April 27, 2017

The Current Fire Department Space is Outdated, Cramped, Counterproductive and Presents Safety Issues

Posted

I would like to take some time to give you an overview of the working conditions, space restrictions and safety concerns with the current Fire Department Headquarters and Station # 1 quarters. The department has long out grown the facility and the building has become counterproductive to our mission. Our firefighters protect the lives and property of the citizens of Rehoboth and those who visit it out of pure dedication and commitment to serve. The mission has changed drastically over the last twenty years and the time has long past for the facilities they operate, train and work out of to be upgraded.

Some of the issues we currently face include:

  • Over the last twenty years the apparatus housed in the station has completely turned over. The new apparatus is much larger and more sophisticated. We currently have to jockey or move one piece of apparatus around to get another one out depending on the type of incident we are responding to. This contributes directly to longer response times.
  • We have maximized all of the available storage space. We can’t get at supplies and equipment when the apparatus is in the building. There is an overhead storage space that is accessed by an old fire ladder and is not very safe. Every inch of wall space around the perimeter of the apparatus floor is occupied with supplies and equipment. We have built cabinets, lockers and shelves over the years but have reached the end of our useable space. We utilize outside storage trailers for the overflow which presents another set of problems.
  • There have been numerous additions to the infrastructure of the building over the years. There are miles of wires, conduits and pipes that have been added to the facility. This has not only affected storage but also offers little protection for these utilities.
  • The command staff and administration functions of the Department operate out of a total of 250 square feet of office space. The Fire Chief, Administrative Assistant, Fire Prevention, Training Division and Maintenance Division have to share this minimal amount of space. There is only one desk for the three divisions and the Deputy / Assistant Chiefs to work out of. When you add the file cabinets and office machines the space shrinks even more. The Chiefs and firefighters assigned to these divisions have to schedule around each other or are forced to work from home. To say the least this is counterproductive. Customers that need to do business with the department stand in the doorway of the office while being served. There is zero security realized by this configuration.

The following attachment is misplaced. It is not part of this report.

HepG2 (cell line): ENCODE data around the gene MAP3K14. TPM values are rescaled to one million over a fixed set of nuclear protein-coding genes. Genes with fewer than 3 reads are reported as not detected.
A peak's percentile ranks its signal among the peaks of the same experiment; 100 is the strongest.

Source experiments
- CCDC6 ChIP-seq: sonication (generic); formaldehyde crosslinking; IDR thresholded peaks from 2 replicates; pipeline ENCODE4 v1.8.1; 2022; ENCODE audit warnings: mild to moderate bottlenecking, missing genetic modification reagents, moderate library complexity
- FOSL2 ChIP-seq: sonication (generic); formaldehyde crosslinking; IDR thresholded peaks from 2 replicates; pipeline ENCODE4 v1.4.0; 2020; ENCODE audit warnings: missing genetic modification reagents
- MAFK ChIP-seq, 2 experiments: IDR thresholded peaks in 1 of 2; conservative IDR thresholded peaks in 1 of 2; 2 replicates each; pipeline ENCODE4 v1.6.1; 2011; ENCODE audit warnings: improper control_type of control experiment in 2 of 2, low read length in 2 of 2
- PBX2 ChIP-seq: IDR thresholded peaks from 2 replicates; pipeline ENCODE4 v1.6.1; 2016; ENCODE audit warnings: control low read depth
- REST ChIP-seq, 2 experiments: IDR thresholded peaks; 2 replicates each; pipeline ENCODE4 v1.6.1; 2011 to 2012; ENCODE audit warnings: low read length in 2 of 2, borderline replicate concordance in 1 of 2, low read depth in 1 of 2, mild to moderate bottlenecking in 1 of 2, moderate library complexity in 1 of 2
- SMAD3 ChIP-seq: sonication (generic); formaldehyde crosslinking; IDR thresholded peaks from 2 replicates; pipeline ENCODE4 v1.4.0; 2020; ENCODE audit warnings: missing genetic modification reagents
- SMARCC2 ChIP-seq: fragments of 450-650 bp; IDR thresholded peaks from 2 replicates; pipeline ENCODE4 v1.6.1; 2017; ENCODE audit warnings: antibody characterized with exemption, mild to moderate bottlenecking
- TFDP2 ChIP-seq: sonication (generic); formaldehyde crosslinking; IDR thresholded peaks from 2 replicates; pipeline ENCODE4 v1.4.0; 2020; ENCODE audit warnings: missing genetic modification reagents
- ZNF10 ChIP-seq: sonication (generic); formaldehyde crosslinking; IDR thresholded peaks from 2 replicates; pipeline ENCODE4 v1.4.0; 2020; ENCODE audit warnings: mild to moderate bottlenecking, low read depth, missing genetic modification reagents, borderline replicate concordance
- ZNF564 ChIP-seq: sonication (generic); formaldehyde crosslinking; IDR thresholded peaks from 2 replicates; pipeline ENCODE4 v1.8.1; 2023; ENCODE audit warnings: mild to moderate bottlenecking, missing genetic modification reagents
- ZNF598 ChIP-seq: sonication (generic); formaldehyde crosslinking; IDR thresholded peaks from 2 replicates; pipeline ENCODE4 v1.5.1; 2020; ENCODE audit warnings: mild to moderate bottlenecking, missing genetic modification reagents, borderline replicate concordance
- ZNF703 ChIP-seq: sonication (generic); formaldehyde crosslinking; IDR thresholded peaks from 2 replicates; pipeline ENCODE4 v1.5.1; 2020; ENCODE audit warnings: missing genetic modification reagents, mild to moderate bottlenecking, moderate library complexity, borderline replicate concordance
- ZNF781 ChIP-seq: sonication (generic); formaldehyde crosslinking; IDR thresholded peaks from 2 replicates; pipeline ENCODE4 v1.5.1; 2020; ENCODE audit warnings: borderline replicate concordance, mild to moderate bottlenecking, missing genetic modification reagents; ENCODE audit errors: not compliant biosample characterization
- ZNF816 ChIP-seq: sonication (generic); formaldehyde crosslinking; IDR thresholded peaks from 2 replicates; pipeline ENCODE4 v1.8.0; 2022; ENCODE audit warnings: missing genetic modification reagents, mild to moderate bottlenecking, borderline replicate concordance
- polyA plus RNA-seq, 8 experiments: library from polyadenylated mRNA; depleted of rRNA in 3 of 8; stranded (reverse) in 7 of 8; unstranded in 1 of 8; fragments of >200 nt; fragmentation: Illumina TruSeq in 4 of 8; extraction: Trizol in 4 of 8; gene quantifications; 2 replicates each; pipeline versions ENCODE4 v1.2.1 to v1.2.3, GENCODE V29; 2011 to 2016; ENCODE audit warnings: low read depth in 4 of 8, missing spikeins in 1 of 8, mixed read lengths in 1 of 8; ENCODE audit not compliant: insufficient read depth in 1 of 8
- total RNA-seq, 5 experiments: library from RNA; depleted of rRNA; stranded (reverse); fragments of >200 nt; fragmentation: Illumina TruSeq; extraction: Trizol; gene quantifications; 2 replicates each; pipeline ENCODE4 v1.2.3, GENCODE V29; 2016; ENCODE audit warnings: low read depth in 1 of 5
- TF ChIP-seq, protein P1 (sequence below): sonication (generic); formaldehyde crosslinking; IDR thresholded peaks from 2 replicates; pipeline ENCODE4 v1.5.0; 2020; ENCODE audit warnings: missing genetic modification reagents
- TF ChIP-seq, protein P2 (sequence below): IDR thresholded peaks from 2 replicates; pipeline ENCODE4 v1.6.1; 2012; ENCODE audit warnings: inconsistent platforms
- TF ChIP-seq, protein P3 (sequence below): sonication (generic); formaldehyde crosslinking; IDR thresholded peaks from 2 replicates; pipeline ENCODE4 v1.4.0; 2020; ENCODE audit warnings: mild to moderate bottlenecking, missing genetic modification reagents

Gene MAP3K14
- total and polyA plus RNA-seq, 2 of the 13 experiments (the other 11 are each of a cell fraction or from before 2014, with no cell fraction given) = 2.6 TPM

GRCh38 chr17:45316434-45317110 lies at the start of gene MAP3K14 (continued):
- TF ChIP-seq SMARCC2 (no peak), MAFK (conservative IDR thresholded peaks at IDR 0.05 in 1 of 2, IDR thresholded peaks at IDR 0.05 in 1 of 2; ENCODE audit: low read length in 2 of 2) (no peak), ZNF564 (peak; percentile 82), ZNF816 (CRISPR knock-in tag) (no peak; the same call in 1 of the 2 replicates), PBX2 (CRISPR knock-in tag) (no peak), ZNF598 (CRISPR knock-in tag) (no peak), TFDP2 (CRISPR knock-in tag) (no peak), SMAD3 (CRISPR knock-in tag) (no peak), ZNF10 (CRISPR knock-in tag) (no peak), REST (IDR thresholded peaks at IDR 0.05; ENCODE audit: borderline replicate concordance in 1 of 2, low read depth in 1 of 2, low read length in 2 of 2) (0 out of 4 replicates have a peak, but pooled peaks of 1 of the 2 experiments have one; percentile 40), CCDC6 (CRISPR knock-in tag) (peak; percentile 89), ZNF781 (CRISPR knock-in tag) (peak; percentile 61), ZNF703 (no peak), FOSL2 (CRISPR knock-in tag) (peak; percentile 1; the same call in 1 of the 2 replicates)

• The Station 1 officers and firefighters operate out of one 108 square foot “radio room”. The backup console for public safety dispatch is also located in the space. Once you add the desk, PC, printer and file cabinets it’s basically a closet. There is no conference room or other office space availed to the Company.
  • The common area is shared by three agencies. The Ambulance duty crew is here from 7am to 5pm seven days a week. All of the furniture in the room has been donated by various agencies or purchased through grant money. The television was also donated. This area is also used for training, events, meetings and workshops. It is not conducive to any of these functions.
  • Storage is again an issue in the office and common areas. The mechanical room and one closet are jam packed. The decontamination room is also cluttered and requires moving objects when it is need which is another safety concern.
  • The access, parking, signage and physical appearance of the facility leave little to be desired. The roof has leaked for years. The heat and air conditioning offer no real climate control; the emergency generator is at its limit, the windows and doors waste energy and everything else negative that comes with a 45-year-old building.

As stated in the opening, the Fire Department space in the facility is outdated, cramped, counterproductive and presents safety issues. There is a real need for office space, a conference room, a training room, storage and effective decontamination. It has gotten to the point where it has become an embarrassment. The Town appropriates less than $400K a year for total fire protection. Regardless of what conditions the Department has to work and operate under we are required to meet all Federal, State, NFPA and EMS standards. These conditions make that extremely difficult. If it wasn’t for the dedication and commitment to serve and the professionalism exuded by our members we would be in serious trouble.
Frank Barresi

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